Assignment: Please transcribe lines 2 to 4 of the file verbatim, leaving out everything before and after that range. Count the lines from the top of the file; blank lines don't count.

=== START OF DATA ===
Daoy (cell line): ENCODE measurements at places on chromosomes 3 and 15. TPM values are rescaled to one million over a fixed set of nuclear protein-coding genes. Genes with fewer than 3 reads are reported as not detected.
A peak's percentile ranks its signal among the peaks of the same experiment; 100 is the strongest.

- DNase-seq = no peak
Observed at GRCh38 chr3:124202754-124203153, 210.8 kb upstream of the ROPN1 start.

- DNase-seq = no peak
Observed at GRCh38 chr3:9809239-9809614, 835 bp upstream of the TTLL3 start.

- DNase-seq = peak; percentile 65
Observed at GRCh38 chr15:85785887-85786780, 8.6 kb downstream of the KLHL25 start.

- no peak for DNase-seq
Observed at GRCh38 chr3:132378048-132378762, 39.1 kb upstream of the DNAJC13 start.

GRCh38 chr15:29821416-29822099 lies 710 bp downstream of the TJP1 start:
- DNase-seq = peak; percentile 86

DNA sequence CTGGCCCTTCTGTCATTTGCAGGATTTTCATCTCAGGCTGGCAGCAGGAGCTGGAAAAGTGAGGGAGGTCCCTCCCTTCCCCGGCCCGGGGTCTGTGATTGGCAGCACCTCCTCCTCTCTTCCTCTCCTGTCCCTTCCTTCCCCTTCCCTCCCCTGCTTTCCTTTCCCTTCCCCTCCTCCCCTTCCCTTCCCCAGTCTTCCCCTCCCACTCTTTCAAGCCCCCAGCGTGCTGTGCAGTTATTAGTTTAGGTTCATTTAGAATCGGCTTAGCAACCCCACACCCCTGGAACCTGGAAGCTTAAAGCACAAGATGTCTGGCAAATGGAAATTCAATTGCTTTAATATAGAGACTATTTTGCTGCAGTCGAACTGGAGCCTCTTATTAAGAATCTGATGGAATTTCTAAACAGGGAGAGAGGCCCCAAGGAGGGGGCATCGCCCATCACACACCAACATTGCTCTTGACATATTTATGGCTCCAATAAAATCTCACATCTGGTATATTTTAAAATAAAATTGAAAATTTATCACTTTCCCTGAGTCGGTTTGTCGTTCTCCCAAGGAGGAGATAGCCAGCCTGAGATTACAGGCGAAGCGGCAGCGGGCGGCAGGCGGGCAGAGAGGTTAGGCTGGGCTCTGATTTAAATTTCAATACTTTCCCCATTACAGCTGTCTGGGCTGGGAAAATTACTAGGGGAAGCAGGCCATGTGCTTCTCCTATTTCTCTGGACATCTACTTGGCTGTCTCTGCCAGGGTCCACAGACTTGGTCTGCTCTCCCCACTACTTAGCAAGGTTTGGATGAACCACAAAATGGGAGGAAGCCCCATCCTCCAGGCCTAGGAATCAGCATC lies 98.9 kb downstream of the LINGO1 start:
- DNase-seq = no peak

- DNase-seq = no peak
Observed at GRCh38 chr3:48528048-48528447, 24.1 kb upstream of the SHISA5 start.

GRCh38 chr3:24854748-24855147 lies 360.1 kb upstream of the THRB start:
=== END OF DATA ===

A peak's percentile ranks its signal among the peaks of the same experiment; 100 is the strongest.

- DNase-seq = no peak
Observed at GRCh38 chr3:124202754-124203153, 210.8 kb upstream of the ROPN1 start.